Can a son do better than the father?

Rarely, a son can overcome the lessons from a bad father – if he has another man in his life to teach him the right way. We saw that from at least five of the Kings of Judah: Asa, Joash, Uzziah, Hezekiah, and Josiah. We can assume that the high priest in each case intervened when each man was young. (In some cases, Scripture makes this explicit.)

More often, the son either follows the father’s example, or else did not have an example to follow. The National Fatherhood Initiative has facts and figures to back this up. They illustrate their points brilliantly with posters that catch the eye. According to them, without fathers, children are more likely to:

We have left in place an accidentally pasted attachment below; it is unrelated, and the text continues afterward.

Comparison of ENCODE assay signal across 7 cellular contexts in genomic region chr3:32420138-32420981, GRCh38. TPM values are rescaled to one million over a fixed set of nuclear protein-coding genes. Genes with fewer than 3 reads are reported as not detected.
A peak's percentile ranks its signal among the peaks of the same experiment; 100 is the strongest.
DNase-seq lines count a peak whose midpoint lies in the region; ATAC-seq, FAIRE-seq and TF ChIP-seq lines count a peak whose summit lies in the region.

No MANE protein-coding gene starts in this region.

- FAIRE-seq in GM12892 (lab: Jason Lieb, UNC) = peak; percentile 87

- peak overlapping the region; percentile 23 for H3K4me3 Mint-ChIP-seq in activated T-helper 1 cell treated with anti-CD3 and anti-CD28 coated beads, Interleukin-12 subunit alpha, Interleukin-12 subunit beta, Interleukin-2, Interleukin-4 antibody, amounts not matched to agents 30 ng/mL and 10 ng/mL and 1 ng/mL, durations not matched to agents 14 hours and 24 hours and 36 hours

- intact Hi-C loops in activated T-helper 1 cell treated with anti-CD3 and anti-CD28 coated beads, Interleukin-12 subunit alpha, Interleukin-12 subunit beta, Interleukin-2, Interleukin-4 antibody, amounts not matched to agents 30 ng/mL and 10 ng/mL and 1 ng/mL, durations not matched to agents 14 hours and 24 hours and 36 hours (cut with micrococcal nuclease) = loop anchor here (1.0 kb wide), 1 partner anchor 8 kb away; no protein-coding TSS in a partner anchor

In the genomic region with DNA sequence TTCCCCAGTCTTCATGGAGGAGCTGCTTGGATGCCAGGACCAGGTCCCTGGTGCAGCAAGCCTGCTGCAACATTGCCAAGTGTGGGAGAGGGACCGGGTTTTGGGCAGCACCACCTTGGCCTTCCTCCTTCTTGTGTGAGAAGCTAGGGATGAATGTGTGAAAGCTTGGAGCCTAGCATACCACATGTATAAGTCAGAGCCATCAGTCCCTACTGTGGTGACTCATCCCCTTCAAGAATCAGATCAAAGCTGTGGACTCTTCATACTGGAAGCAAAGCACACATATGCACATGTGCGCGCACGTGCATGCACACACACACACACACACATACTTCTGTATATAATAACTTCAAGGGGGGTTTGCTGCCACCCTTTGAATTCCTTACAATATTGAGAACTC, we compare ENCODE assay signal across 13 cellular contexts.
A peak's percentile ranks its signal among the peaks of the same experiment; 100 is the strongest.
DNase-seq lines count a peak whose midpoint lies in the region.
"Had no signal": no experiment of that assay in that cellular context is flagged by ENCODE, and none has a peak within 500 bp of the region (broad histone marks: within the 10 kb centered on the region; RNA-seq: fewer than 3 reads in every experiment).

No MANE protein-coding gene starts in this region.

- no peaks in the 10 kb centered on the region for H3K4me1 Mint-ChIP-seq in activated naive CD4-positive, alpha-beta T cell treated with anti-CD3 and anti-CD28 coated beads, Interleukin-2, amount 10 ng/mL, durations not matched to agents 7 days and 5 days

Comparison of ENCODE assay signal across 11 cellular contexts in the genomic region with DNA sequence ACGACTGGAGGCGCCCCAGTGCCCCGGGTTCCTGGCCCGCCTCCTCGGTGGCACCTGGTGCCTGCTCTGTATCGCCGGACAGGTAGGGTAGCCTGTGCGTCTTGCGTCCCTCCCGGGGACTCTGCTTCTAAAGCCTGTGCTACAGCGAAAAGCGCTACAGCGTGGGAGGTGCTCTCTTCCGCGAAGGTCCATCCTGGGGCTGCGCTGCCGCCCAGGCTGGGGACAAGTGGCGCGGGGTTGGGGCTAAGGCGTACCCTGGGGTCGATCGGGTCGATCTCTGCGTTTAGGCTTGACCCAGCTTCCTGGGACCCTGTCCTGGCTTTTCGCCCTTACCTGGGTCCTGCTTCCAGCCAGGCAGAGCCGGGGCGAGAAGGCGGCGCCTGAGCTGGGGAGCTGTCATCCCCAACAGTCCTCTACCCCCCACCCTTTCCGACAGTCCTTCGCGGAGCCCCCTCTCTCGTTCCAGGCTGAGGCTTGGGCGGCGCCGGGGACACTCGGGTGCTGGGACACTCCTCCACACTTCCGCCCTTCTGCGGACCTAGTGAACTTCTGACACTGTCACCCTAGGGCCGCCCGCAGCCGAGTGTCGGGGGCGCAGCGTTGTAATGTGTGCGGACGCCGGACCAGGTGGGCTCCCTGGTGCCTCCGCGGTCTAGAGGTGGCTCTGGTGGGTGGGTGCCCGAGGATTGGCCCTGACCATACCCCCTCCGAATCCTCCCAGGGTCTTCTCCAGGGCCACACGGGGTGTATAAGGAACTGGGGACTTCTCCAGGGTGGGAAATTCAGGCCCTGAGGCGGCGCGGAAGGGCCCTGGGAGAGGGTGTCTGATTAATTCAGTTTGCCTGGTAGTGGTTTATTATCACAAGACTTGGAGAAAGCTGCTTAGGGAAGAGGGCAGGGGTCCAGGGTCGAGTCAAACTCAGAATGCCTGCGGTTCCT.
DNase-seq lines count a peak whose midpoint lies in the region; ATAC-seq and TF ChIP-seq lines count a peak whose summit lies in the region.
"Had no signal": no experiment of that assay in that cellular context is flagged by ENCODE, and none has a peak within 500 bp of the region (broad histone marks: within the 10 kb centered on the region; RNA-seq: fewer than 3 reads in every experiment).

• Live in poverty,
  • Have behavioral problems,
  • Die in infancy,
  • Go to prison,
  • Commit a crime,
  • Become pregnant as a teen,
  • Suffer abuse and neglect,
  • Abuse drugs and alcohol,
  • Grow obese,
  • Drop out of school, and/or:
  • Kill themselves

Nor does fatherlessness limit itself to a household that doesn’t have a father. Fathers who neglect their homes often see the same results as if the fathers were not present at all. This shows that fathers must be not only present but involved.

Who says fathers are superfluous?

Today a small but vocal minority, probably of persons who suffered from father absence themselves, think fathers are superfluous. We see fiction and drama that insults fathers and shows mothers and children “getting along just fine without them.” Try to remember, when you see such dubious art, that it is fiction and fictional drama, not true biography.